In an alternate process, GeO2 is dissolved in a 10-20% solution of hydrohalic acid in water. Approximately 2 moles of hypophosphorous acid is then added for every 1 mole of GeO2. This solution is mixed at approximately 50° C. under GN2 for about 2 days, and then 1 mole of CsX is added for each initial mole of GeO2. CsGeX3 salt comes out of solution as a white powder for (CsGeCl3), a yellow powder (CsGeBr3), or a black powder (CsGeI3). The CsGeX3 powder can then be dissolved in a warm solution of 10-20% hydrohalic acid under GN2. Any unreacted GeO2 can be filtered out after the CsGeX3 salt has dissolved. The remaining solution can be either cooled or evaporated in GN2 to grow CsGeX3 salt crystals suitable for nonlinear optical applications.
As an example of the first process specifically for synthesizing CsGeCl3, 25 μm. of GeCl4 is added to a solution of 150 ml. of concentrated HCl (37%) and 300 ml. of distilled water. Approximately 30 μm. of a 50% solution of hypophosphorous acid (H3 PO2) is then added. This solution is mixed under GN2 at 50° C. for several hours (e.g., overnight). Next, 19.63 gm. of CsCl in a 50 ml. solution of approximately 10% HCl is added. Mixing is continued at 50° C. under GN2, and solid CsGeCl3 precipitates from the solution while stirring. The CsGeCl3 can be filtered from the solution under GN2 as a flaky white solid. The solid CsGeCl3 is then dissolved in a warm solution (50° C.) of 12% HCl under GN2. Crystals of CsGeCl3 form in the vessel as the solution is evaporated under GN2.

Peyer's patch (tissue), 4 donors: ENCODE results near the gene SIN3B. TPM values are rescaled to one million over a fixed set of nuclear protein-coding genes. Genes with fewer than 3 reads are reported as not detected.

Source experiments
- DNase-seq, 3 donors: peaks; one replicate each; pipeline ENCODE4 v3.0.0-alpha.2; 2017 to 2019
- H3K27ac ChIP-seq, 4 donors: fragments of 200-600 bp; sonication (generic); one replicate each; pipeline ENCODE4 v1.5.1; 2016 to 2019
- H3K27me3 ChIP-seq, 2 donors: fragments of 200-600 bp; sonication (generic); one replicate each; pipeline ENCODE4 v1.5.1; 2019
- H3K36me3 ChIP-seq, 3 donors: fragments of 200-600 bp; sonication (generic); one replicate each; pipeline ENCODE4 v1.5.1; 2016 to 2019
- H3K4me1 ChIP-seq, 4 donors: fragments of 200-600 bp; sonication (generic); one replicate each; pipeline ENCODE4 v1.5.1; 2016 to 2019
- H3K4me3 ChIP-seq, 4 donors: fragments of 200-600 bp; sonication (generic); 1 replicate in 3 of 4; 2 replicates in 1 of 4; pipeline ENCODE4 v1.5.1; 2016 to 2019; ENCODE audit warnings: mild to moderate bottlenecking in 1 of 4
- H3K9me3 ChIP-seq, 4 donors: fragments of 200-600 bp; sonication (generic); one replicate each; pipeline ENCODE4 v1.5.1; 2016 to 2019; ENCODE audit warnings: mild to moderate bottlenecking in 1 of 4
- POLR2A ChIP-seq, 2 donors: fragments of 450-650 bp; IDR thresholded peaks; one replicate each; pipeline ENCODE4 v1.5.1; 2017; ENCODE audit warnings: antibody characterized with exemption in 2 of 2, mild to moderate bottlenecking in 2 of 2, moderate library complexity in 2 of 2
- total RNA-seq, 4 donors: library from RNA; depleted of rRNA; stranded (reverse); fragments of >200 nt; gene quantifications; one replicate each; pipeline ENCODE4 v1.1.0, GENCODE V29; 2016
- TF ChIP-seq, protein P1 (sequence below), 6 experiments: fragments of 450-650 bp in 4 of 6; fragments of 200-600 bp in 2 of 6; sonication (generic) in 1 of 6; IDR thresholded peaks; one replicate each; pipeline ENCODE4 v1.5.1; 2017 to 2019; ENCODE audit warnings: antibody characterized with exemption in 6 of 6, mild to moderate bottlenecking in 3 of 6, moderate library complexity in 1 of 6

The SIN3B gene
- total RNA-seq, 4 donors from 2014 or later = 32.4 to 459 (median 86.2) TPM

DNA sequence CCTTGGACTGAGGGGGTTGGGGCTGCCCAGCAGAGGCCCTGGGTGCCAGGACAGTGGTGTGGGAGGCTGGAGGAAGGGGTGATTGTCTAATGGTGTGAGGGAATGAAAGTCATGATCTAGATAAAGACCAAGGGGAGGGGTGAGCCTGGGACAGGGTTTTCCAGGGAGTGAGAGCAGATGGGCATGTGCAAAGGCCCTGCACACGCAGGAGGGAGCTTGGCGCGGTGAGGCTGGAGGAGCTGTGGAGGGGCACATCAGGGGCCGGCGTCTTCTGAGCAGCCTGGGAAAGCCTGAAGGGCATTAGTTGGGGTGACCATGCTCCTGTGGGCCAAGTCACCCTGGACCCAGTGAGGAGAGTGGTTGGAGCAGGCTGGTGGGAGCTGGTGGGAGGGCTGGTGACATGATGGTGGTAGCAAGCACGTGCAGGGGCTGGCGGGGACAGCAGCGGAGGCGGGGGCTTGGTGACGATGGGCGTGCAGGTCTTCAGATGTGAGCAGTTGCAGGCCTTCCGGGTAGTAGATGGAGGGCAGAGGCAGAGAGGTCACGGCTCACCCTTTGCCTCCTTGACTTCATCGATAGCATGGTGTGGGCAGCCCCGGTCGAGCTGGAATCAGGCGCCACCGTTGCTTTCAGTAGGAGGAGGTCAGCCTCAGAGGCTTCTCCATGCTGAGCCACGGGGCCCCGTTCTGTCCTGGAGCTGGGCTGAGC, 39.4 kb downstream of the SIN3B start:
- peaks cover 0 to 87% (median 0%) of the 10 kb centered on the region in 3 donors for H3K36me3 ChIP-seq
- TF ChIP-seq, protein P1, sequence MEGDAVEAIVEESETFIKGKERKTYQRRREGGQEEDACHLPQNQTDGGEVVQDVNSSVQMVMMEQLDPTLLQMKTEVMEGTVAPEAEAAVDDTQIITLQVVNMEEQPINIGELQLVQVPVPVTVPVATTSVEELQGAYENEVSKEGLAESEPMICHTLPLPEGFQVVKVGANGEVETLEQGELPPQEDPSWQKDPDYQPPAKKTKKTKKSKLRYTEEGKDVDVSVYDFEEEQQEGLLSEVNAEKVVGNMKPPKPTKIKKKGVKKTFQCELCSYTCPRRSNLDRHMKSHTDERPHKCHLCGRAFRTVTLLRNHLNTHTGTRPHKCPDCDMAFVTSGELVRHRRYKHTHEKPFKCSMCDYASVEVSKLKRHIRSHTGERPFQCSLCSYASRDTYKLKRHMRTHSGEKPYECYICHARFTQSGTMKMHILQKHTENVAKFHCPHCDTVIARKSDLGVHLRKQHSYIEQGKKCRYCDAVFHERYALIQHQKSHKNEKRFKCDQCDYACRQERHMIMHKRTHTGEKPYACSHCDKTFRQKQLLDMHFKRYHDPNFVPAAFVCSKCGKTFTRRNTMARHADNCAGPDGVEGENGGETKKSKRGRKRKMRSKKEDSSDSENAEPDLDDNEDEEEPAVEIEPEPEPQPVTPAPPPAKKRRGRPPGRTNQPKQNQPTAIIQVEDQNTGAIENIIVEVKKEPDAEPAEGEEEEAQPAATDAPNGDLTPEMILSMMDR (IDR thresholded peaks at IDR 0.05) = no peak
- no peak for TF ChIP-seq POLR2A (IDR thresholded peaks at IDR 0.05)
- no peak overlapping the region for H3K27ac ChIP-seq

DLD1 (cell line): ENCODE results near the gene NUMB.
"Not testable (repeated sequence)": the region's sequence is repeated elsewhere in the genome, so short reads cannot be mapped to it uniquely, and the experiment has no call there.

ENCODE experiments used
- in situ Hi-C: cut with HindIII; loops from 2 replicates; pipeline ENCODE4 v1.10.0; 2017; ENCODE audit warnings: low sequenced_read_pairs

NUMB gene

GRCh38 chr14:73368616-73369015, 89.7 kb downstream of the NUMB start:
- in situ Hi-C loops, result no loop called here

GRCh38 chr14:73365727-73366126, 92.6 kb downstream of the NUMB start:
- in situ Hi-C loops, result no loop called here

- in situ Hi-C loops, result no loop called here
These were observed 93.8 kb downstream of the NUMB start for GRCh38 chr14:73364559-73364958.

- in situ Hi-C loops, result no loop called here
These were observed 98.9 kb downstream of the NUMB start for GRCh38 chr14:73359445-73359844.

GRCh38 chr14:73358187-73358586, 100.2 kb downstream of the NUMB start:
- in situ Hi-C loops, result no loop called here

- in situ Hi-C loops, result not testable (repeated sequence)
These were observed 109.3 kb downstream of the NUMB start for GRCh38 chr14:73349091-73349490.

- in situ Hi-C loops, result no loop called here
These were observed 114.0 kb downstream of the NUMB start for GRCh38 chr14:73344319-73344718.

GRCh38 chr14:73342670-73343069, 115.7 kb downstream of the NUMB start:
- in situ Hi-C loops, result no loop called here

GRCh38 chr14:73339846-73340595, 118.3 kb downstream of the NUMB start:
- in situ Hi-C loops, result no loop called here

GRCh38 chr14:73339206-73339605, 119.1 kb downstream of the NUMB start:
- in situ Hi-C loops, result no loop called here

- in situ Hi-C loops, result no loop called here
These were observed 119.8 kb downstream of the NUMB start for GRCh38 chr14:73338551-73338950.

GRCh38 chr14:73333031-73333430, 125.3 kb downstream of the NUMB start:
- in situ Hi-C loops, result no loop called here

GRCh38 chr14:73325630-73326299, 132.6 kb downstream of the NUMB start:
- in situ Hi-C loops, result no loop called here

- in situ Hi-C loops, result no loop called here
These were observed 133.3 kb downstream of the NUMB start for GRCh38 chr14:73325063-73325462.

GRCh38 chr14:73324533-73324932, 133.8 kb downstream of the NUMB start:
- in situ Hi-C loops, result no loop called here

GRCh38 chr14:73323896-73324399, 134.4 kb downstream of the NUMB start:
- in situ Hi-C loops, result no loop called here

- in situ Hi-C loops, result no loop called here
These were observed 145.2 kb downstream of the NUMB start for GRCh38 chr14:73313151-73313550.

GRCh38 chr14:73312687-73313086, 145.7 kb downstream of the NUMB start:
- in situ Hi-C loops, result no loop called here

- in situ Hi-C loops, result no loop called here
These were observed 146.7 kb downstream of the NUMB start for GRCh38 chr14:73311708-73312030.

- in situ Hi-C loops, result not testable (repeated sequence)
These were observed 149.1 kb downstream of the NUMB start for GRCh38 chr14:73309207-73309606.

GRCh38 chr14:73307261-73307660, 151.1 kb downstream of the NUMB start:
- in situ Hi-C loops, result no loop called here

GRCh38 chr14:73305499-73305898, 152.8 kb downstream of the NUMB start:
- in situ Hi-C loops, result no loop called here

As an example of the first process specifically for synthesizing CsGeBr3, 10 μm. of GeBr4 is added to a solution of 150 ml. of concentrated HBr (48%) and 300 ml. of distilled water. Approximately 6.7 μm. of a 50% solution of hypophosphorous acid is then added. This solution is mixed under GN2 at 50° C. for several hours (e.g., overnight). Next, a solution of 5.43 μm. of CsBr in 50 ml. of approximately 16% HBr is added. Mixing is continued at 50° C. under GN2, and solid CsGeBr3 precipitates from the solution while stirring. The CsGeBr3 can be filtered from the solution under GN2 as a yellow-orange solid. The solid CsGeBr3 is then dissolved in a warm solution (50° C.) of 16% HBr in GN2. Crystals of CsGeBr3 form in the vessel as the solution is evaporated under GN2.
Although the present invention has been described with respect to specific embodiments thereof, various changes and modifications can be carded out by those skilled in the art without departing from the scope of the invention. In particular, crystals of cesium-germanium halide salts of the present invention are useful in devices that utilize their nonlinear properties including second harmonic generation, frequency conversion (up as well as down), and parametric amplification. Therefore, it is intended that the present invention encompass such changes and modifications as fall within the scope of the appended claims.
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|U.S. Classification||359/326, 252/584|
|Oct 9, 1996||AS||Assignment|
Owner name: ROCKWELL INTERNATIONAL CORPORATION, CALIFORNIA
Free format text: ASSIGNMENT OF ASSIGNORS INTEREST;ASSIGNORS:ROSKER, MARK J.;CUNNINGHAM, PATRICIA H.;EWBANK, MARK D.;AND OTHERS;REEL/FRAME:008277/0352;SIGNING DATES FROM 19961002 TO 19961009
|Oct 6, 1997||AS||Assignment|
Owner name: BOEING NORTH AMERICAN, INC., CALIFORNIA
Free format text: ASSIGNMENT OF ASSIGNORS INTEREST;ASSIGNOR:ROCKWELL INTERNATIONAL CORPORATION;REEL/FRAME:008741/0736
Effective date: 19961206
|Aug 23, 2001||FPAY||Fee payment|
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|Aug 24, 2005||FPAY||Fee payment|
Year of fee payment: 8
|Sep 28, 2009||REMI||Maintenance fee reminder mailed|
|Feb 24, 2010||LAPS||Lapse for failure to pay maintenance fees|
|Apr 13, 2010||FP||Expired due to failure to pay maintenance fee|
Effective date: 20100224